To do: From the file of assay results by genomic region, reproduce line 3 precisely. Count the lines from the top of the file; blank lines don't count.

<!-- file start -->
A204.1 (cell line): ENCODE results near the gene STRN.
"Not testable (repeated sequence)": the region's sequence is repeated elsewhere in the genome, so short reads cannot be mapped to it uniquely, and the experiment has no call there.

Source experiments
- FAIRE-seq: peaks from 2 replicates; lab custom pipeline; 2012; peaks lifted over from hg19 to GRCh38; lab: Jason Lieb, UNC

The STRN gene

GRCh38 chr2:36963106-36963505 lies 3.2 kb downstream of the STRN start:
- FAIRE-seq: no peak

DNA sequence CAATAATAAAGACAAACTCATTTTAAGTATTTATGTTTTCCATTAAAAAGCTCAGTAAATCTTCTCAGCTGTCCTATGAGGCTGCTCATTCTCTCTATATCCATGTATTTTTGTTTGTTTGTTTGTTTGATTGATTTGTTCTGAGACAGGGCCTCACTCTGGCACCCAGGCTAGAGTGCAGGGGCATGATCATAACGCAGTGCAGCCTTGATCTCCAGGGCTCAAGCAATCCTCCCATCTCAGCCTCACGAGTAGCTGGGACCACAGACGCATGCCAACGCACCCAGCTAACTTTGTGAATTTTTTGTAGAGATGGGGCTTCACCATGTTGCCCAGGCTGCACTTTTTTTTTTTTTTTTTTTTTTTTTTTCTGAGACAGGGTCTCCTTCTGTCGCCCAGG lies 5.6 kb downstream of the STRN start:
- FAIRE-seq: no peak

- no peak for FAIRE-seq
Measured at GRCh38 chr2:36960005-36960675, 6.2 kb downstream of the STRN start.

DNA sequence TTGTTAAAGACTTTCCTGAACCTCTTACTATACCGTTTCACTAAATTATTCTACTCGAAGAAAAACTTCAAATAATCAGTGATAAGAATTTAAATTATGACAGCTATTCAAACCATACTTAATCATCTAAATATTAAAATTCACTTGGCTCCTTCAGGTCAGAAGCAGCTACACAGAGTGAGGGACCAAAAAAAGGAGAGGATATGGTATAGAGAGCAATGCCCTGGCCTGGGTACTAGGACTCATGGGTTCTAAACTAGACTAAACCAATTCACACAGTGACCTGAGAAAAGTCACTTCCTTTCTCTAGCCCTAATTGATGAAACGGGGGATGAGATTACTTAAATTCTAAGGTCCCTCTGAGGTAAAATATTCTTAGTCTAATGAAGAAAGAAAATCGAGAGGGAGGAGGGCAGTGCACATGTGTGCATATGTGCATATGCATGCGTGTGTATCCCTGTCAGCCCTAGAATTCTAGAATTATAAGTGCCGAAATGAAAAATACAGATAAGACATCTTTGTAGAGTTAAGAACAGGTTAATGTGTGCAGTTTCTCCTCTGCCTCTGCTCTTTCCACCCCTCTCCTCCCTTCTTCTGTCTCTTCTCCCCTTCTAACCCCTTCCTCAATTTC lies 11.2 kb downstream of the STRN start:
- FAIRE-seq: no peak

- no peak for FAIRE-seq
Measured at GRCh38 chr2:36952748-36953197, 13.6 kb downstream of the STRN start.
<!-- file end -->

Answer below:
Source experiments